Altitude 58m a.s.l
Alan James on the upper slim corner of Machete Wall (E2) at Chudleigh Rocks, © Mike Hutton
Chudleigh Rocks South Face is a popular and pleasant woodland venue with a rich climbing history. The impressive set of buttresses, walls and corners are composed of excellent limestone that, in general, gives well-protected climbing on sustained and technical pitches. There is something here for all, ranging from multi-pitch lower grade classics to a clutch of fingery testpieces, plus a host of superb VS and HVSs. Whilst wire placements are generally solid and reliable, cams can potentially fail to grip in parallel cracks. The odd peg will be encountered on some routes. These get intermittent check and replacement from the locals but not in any organised way, so take a careful look at their condition and back up with other gear wherever possible.
Chudleigh is in the rain shadow of Dartmoor and receives less rainfall than The Dewerstone, Haytor and Cornwall. The sheltered, lowland setting means that climbing is a year-round prospect at Chudleigh, although a bit of seepage can develop in the winter months. As the climbing faces largely south east, daytime heat can be a problem in summer although some shade can be found at most times of the day. As with other limestone venues, polish exists on more popular climbs, which creates an additional challenge on hot days. A good option in that scenario is to look out a less popular line, as virtually all of the climbs at the crag are worth doing.
To reach Chudleigh Rocks from the north, turn off the A38 for Chudleigh. Go through the village and continue straight on through the centre to left turn into Rock Road (by the Police Station). Continue down the road for 100m to parking by a kissing gate on the right.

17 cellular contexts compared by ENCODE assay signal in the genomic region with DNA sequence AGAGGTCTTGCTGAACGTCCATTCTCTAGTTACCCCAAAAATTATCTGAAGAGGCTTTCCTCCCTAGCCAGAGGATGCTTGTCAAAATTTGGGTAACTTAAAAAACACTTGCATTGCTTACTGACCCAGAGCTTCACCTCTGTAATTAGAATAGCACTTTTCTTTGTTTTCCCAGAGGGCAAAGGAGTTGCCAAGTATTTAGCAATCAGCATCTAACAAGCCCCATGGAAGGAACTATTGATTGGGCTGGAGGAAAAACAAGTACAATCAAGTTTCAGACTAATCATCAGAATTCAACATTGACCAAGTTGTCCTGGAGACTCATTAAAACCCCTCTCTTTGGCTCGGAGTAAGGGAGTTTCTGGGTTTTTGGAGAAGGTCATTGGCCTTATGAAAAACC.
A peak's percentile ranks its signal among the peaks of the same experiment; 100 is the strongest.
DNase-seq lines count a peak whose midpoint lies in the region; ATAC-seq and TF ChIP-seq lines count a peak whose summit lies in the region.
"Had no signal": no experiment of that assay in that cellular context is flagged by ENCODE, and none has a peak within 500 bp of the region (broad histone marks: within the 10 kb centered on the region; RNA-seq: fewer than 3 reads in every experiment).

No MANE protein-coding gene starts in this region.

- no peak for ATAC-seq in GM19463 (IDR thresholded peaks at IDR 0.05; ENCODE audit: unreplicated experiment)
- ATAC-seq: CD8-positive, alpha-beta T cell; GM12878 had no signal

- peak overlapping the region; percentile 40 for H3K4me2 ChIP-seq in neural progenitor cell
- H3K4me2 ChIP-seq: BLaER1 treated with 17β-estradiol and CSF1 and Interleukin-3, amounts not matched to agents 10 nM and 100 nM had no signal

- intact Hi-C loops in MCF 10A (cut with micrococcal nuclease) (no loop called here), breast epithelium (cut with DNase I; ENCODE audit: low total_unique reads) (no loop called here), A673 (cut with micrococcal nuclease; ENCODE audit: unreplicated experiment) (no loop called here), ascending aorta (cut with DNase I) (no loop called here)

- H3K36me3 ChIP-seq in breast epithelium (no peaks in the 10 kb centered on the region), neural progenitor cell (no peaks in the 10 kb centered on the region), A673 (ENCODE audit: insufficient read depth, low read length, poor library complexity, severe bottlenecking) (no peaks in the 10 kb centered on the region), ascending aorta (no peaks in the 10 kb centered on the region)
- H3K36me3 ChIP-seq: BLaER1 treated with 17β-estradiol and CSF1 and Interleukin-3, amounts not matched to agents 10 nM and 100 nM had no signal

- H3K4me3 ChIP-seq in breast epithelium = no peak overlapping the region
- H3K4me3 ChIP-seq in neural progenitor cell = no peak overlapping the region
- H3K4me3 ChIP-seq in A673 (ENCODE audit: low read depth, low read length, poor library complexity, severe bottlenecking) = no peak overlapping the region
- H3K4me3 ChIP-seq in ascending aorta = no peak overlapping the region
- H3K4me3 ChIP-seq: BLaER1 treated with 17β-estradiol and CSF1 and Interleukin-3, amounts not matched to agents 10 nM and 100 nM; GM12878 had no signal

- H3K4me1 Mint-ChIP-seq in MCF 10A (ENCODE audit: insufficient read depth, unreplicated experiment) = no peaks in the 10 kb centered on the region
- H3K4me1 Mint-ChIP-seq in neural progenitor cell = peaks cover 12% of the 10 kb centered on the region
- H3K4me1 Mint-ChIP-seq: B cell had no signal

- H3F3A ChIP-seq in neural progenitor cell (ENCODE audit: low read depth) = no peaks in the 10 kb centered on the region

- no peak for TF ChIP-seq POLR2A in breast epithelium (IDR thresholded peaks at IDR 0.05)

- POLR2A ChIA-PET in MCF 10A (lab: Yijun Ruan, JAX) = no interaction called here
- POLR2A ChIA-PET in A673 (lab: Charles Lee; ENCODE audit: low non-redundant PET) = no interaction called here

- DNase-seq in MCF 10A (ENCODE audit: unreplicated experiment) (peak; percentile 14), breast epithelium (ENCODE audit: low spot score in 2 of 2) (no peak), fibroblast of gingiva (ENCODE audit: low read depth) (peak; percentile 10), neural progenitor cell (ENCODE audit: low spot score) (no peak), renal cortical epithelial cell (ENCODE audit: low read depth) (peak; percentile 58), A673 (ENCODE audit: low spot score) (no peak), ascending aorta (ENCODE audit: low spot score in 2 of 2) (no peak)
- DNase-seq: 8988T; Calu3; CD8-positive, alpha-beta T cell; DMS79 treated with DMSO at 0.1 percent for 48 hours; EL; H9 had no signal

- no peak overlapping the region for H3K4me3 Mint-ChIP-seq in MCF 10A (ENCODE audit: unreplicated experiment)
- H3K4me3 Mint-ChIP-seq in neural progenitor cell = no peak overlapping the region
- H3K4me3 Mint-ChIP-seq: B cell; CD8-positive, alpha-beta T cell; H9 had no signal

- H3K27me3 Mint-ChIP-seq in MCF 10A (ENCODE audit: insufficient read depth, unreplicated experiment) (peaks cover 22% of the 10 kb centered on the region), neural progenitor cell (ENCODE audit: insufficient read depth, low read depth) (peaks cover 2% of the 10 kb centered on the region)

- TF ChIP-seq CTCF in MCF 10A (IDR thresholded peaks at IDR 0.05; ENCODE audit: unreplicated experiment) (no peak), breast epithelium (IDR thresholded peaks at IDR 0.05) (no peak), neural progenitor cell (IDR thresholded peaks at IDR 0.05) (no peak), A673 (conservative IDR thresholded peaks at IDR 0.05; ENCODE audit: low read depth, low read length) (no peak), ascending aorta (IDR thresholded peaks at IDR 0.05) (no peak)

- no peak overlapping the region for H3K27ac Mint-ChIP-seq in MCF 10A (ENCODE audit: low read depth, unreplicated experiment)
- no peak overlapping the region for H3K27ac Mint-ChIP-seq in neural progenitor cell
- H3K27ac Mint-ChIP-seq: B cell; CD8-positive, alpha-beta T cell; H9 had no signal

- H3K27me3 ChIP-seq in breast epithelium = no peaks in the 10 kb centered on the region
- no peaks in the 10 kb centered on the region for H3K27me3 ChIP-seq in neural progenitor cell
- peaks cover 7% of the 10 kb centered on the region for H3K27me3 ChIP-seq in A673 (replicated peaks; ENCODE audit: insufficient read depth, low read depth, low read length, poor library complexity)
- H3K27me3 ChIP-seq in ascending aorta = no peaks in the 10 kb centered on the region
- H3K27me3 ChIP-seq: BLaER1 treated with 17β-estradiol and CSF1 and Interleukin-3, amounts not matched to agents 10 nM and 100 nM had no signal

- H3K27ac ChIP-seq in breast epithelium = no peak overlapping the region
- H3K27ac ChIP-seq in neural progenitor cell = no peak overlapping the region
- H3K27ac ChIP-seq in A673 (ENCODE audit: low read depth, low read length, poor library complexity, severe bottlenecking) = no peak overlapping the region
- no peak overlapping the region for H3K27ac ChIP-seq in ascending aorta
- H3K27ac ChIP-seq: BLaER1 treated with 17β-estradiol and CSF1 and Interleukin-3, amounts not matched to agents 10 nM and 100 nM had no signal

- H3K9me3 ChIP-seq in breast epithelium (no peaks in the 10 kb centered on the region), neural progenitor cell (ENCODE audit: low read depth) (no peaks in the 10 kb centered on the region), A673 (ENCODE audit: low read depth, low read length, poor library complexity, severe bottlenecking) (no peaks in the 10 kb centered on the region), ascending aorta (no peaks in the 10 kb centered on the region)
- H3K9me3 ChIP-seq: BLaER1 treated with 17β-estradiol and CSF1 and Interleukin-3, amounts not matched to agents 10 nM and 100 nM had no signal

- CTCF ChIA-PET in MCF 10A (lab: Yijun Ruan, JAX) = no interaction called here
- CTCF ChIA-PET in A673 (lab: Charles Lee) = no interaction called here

Go though the kissing gate and follow the path to where it starts to drop down the hillside. Take the path that contours off rightwards around the slope until the shady North Face is seen on the right (private land). Continue a short distance and the first buttresses come into view. Descend easy rock-steps to the base of the crag and the cave of Pixie's Hole.
If approaching from the south, take the first Chudleigh exit off the A38, drive into the village and turn right at the Police Station.
Climbing at Chudleigh Rock is an inherently dangerous activity and climbers should be aware of the risk of personal injury and death. The landowner (The Clifford Estate), is very supportive of climbing at the crag, but requires that all climbers using the crag have 3rd party liability insurance cover up to £10 million. This is an integral part of BMC or MCofS membership or can be obtained elsewhere providing it gives the same level of cover.
Fixed equipment on the crag has not been installed by the Clifford Estate Company Ltd and is not the responsibility of The Clifford Estate Company Ltd. Please be aware that the fixed equipment is not checked or maintained by the Clifford Estate Company Ltd and the Clifford Estate Company Ltd accepts no liability for the death or injury of any person involved in climbing arising from fixed equipment failure.
Do not light fires - in the past this has caused damage to plants and the local bat colony, and could gain climbers a poor reputation if it happens in future.
Dates: 4 April to 30 June
Reason: Nesting BirdsA nesting owl has been reported near Stalactite Direct - avoid this and nearby routes until the young birds have fledged (likely to be in mid-late June).
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